In the ancient Julian calendar, December 13 was the night of the winter solstice -- the end of the long journey into darkness. The return of the light. Today, in the those northern latitudes, darkness comes in the very early afternoon. 

Light is precious. 

My family is of Swedish decent, and we began keeping the tradition of Santa Lucia when Jordan, my oldest (and inheritor of all the Scandinavian genes) was very small. We modify it slightly. Traditionally, Lucia carries coffee and saffron buns, but we're not coffee drinkers, and have you seen the price of saffron?!? So, it's usually hot chocolate or wassail, and cinnamon rolls or cookies, at our house. 

We also like to tie it in to the larger celebration of Christmas, as well. After all, isn't that really what Christmas is all about:

The Light, which pierces the darkness. 

Sunday, December 8, 2013

Ave Maria

Behold, the Handmaid of the Lord

Mary. A very common name. 

Scholars tell us that in ancient Judea, one in three Jewish women was named Mary, or Miriam in Hebrew. They also tell us that she was young, likely very young. Jewish girls were often married by the age of fourteen. A common woman, with a most uncommon calling. 

I think about Mary a lot this time of year. Though she is a constant presence at Christmas time, our focus is often -- and understandably -- on the Savior. But, what of this most uncommon of ordinary women? In the two millenia since the birth of Jesus, Mary has become the object of much veneration. She is Ave Maria, the Blessed Virgin. She has been a saint and a strength to, literally, billions of people. And rightly so, she was the vessel, the most worthy of women, chosen to play the most important role, in the most important birth in history. What a woman she must have been! But, I think, sometimes, in the adulation of Mary, we lose sight of her humanity. And Mary's humanity is, after all, her most important contribution to the life and mission of Jesus Christ.

What was it like to be pregnant with a Holy Child? What was it like to give birth to the Son of God? What was it like to be the mother, and to raise -- for she did more than simply give birth to -- the Savior of all mankind? Only one woman can answer these questions, but I'll tell you what I think...

I think carrying the Child of God in her womb was hard. I think her back hurt, from carrying the weight of a child inside of her. I believe she was anxious and nervous, this being her first pregnancy. I think Mary was probably ready to have the baby, long before the baby was ready to be born. Mary was the mother of at least seven children, and I believe that the birth of Jesus was as painful, and difficult, perhaps more so, as the births of her other children. She was highly blessed of the Lord, but that never means the path will be easy. 

I wonder how aware she was of the shepherds' visit that first night. Was she there to receive them and hear their miraculous story, or was she so overwhelmed and exhausted, that some of those things were a little blurry? I wonder if she ever saw the star, or if being up, often, during the night, to feed her new baby, made those hours of sleep precious, and left little time for stargazing? I think she checked on Jesus constantly as he slept. I believe that the baby Jesus cried. I think he cried when he was hungry. He cried when he was wet, he cried when he was hurting. I think, sometimes, like all other newborn babies, he cried for no apparent reason at all. And, through it all, Mary did what all mothers do -- she fed him, she changed him, she burped and bathed him, she cuddled and sang to him. As Jesus grew older, it was his mother who nurtured him, who cared for his bumps and bruises, who wiped away his tears and kissed his skinned knees.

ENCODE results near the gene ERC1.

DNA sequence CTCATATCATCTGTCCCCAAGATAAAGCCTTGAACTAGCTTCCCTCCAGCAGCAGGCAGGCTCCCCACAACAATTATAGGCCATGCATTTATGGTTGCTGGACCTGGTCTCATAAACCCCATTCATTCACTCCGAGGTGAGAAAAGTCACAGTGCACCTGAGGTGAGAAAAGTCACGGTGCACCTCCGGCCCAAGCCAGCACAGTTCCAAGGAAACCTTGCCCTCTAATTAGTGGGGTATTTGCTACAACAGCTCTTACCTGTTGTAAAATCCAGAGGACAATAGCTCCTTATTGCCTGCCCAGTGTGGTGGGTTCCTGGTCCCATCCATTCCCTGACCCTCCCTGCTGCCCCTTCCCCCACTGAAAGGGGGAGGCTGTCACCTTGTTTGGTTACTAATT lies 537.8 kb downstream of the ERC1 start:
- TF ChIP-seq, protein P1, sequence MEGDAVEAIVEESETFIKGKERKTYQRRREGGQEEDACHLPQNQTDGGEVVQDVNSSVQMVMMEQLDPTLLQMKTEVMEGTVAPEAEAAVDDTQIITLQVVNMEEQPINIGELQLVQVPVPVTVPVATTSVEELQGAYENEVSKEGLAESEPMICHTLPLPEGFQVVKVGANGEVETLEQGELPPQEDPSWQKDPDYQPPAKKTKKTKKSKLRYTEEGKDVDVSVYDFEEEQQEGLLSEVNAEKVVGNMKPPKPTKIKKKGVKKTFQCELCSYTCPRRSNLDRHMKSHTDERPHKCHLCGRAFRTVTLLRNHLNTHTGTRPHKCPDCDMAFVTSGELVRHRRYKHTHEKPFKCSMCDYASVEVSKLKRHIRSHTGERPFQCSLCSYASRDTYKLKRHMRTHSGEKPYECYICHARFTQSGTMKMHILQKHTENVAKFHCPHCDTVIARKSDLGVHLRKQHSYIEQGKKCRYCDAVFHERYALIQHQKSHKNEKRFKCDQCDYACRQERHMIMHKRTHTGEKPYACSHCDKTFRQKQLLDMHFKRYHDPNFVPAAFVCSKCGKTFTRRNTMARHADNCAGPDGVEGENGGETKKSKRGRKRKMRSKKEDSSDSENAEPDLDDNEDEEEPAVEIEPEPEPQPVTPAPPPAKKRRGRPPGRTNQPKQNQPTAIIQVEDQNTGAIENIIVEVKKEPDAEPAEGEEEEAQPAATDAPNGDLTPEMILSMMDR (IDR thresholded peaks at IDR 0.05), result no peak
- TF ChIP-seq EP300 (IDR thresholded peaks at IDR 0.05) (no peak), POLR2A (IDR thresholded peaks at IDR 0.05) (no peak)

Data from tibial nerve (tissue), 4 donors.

Mary knew what few others knew then, that this was the Only Begotten Son of God. His father was divine, but half of his inheritance was mortality. He could suffer. He could die. And, to fulfill his destiny, one day he would. But, from his mother, Jesus would learn of strength and compassion, and of unconditional love. Those are the gifts of a mother. 

When she was told by the angel, of the honor that was to be hers, Mary's response was humble and unequivocal -- "Behold, the handmaid of the Lord, be it unto me according to thy word."


I believe, because of the responsibility that she was asked to bear, that Mary must have had some foreknowledge of the mission of her son. But, I wonder if she imagined that she would live to see Jesus heal the sick and raise the dead? Did she know that he would be hated, that he would be betrayed by his friends, that all manner of indignity would be heaped upon him? Did she know that she would live to see the fulfillment of the Atonement? Could she have imagined, as she held her tiny boy that first night in Bethlehem, that three decades from then, she would watch the life spill from her son, upon a cross; and then see him reborn, as a glorified and perfect being? 

God, our Father, gave his Only Begotten Son, as a sacrifice, so that each of us would have the opportunity to return to His presence. Jesus Christ suffered greater than anyone in history, so that through his blood, and by his atonement, we might all be cleansed of sin. 

But, I hope that we never forget that Mary, the mother of the Son of God,  also gave her firstborn son, for the blessing of all mankind.